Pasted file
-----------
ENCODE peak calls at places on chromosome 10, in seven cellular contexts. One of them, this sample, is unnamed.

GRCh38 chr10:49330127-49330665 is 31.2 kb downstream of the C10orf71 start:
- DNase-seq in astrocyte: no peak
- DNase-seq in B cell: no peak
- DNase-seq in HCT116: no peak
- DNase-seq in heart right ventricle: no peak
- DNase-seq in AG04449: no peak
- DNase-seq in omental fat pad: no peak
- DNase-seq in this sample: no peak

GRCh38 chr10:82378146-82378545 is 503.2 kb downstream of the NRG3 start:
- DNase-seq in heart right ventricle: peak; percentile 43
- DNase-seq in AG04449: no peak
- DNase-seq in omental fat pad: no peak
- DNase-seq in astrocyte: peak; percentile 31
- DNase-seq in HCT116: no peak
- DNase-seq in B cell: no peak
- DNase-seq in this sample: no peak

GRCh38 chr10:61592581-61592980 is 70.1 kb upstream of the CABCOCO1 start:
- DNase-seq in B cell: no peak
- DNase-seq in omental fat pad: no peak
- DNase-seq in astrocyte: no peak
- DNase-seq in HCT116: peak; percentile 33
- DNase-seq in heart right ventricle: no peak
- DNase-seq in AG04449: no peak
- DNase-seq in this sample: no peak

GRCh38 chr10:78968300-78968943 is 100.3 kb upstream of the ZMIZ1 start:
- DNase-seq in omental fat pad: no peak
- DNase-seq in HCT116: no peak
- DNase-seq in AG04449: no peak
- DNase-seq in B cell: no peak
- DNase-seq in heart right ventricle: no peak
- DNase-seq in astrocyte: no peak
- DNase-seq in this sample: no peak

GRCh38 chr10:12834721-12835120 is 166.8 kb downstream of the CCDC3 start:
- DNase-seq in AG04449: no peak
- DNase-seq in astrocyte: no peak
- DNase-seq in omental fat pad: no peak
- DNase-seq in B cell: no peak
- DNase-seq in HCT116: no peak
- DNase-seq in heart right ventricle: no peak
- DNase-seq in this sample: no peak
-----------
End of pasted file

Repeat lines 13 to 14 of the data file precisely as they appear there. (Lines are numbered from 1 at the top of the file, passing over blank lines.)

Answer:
- DNase-seq in omental fat pad: no peak
- DNase-seq in astrocyte: peak; percentile 31